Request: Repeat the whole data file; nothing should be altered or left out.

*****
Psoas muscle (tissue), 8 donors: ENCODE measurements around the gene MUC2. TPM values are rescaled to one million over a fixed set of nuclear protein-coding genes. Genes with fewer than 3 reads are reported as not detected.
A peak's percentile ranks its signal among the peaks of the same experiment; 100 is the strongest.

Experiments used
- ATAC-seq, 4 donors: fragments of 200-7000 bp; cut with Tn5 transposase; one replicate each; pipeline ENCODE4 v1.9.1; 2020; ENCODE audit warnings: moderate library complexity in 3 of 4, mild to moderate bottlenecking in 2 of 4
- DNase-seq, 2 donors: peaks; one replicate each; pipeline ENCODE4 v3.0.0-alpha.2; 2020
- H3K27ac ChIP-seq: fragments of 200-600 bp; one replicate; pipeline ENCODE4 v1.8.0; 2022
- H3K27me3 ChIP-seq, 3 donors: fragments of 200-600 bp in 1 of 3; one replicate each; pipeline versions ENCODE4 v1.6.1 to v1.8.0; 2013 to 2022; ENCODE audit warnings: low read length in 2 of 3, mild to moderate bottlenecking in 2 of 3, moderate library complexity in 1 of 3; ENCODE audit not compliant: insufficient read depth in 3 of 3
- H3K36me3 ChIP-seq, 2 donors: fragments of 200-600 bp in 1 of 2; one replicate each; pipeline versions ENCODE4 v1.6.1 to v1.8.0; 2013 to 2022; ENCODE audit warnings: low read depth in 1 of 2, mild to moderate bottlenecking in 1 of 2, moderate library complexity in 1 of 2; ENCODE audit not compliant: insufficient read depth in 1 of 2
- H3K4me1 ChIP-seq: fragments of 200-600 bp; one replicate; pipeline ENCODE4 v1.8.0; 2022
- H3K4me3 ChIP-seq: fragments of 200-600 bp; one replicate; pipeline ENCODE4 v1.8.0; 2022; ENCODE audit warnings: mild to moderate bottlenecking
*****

Psoas muscle (tissue), 8 donors: ENCODE measurements around the gene MUC2. TPM values are rescaled to one million over a fixed set of nuclear protein-coding genes. Genes with fewer than 3 reads are reported as not detected.
A peak's percentile ranks its signal among the peaks of the same experiment; 100 is the strongest.

Experiments used
- ATAC-seq, 4 donors: fragments of 200-7000 bp; cut with Tn5 transposase; one replicate each; pipeline ENCODE4 v1.9.1; 2020; ENCODE audit warnings: moderate library complexity in 3 of 4, mild to moderate bottlenecking in 2 of 4
- DNase-seq, 2 donors: peaks; one replicate each; pipeline ENCODE4 v3.0.0-alpha.2; 2020
- H3K27ac ChIP-seq: fragments of 200-600 bp; one replicate; pipeline ENCODE4 v1.8.0; 2022
- H3K27me3 ChIP-seq, 3 donors: fragments of 200-600 bp in 1 of 3; one replicate each; pipeline versions ENCODE4 v1.6.1 to v1.8.0; 2013 to 2022; ENCODE audit warnings: low read length in 2 of 3, mild to moderate bottlenecking in 2 of 3, moderate library complexity in 1 of 3; ENCODE audit not compliant: insufficient read depth in 3 of 3
- H3K36me3 ChIP-seq, 2 donors: fragments of 200-600 bp in 1 of 2; one replicate each; pipeline versions ENCODE4 v1.6.1 to v1.8.0; 2013 to 2022; ENCODE audit warnings: low read depth in 1 of 2, mild to moderate bottlenecking in 1 of 2, moderate library complexity in 1 of 2; ENCODE audit not compliant: insufficient read depth in 1 of 2
- H3K4me1 ChIP-seq: fragments of 200-600 bp; one replicate; pipeline ENCODE4 v1.8.0; 2022
- H3K4me3 ChIP-seq: fragments of 200-600 bp; one replicate; pipeline ENCODE4 v1.8.0; 2022; ENCODE audit warnings: mild to moderate bottlenecking